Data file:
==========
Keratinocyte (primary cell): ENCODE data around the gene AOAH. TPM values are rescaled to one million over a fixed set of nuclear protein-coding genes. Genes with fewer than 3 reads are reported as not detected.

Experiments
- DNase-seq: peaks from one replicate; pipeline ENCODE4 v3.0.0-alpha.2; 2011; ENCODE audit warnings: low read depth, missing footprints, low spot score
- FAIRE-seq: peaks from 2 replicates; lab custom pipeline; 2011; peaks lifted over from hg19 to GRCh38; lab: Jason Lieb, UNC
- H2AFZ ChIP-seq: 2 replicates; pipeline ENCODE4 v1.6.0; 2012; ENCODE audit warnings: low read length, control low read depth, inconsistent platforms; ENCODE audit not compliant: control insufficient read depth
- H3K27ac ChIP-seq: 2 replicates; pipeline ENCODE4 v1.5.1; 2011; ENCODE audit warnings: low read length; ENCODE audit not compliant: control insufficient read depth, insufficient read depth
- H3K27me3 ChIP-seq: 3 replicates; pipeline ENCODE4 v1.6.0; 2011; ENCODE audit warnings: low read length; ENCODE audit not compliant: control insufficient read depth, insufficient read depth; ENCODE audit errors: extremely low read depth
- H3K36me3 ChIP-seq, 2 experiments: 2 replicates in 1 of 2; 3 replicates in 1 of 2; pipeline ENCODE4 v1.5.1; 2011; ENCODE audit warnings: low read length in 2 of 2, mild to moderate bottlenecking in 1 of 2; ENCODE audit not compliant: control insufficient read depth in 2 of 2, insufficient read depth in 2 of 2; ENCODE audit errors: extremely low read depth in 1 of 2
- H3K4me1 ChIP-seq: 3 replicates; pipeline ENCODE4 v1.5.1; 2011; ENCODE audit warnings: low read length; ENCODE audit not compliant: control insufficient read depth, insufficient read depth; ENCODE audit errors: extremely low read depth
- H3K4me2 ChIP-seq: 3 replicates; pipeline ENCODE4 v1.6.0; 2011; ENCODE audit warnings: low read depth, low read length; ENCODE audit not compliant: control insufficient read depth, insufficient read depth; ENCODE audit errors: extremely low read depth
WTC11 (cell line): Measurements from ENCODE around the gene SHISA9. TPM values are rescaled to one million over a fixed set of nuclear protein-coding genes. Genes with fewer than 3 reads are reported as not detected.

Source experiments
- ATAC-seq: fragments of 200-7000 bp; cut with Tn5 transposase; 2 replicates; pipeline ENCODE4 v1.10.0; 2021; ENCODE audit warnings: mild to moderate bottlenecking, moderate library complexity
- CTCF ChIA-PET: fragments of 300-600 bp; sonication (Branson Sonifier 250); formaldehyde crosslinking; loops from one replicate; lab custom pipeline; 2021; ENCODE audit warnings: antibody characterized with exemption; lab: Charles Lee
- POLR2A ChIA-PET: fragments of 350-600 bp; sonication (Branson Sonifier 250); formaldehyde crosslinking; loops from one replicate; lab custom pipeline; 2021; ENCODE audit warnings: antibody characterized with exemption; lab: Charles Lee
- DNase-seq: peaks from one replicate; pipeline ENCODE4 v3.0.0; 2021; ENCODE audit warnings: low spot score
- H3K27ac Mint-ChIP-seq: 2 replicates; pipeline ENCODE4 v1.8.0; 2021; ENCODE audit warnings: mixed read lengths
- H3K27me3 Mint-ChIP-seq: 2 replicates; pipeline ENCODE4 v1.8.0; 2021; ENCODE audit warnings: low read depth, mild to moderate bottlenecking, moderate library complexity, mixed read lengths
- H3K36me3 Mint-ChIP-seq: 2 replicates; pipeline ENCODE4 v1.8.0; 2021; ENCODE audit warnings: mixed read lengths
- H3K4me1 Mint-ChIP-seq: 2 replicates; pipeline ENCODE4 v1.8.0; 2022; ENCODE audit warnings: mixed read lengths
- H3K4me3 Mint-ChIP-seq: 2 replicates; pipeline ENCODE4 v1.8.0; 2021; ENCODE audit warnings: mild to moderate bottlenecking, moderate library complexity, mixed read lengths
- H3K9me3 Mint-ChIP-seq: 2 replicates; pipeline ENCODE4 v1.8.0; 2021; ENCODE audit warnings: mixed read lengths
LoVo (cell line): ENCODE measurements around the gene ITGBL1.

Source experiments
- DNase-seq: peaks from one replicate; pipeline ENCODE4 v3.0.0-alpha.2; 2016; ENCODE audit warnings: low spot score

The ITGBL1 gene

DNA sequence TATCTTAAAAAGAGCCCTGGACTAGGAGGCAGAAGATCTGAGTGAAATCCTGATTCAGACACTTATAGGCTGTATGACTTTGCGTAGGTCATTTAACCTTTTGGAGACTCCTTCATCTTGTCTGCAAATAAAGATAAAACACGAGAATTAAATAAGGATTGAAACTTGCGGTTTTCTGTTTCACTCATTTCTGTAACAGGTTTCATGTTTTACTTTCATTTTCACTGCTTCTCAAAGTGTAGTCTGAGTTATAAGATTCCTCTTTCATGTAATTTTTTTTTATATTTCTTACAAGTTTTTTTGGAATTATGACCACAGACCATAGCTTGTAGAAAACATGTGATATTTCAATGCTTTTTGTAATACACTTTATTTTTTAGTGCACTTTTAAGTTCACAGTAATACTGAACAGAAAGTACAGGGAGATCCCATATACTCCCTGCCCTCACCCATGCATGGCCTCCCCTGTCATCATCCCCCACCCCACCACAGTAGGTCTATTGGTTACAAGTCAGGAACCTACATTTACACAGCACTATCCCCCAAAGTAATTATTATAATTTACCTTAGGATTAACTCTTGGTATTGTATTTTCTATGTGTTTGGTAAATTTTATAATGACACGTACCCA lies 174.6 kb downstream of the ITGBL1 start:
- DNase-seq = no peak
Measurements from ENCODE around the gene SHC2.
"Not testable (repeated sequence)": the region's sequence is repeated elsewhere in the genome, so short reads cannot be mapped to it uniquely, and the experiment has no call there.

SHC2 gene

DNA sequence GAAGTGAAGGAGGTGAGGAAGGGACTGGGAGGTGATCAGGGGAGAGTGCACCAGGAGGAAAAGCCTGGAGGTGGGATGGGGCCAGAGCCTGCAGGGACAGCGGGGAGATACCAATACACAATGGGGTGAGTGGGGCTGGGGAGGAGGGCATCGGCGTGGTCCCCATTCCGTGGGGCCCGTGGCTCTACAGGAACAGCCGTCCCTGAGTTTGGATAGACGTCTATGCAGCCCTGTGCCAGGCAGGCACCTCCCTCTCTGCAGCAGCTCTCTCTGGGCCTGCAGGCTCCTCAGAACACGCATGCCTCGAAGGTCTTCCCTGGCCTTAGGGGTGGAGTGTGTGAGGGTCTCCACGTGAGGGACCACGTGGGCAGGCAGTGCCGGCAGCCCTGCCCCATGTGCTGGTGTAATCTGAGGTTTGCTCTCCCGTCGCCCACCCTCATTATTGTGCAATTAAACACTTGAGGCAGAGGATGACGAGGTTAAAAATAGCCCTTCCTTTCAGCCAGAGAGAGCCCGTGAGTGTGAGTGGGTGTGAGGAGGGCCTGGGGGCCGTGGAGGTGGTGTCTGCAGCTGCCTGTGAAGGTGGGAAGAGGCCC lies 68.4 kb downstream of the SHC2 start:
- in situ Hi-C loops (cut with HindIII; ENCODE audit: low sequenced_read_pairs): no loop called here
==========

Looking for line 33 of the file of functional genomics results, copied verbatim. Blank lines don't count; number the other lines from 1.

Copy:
- in situ Hi-C loops (cut with HindIII; ENCODE audit: low sequenced_read_pairs): no loop called here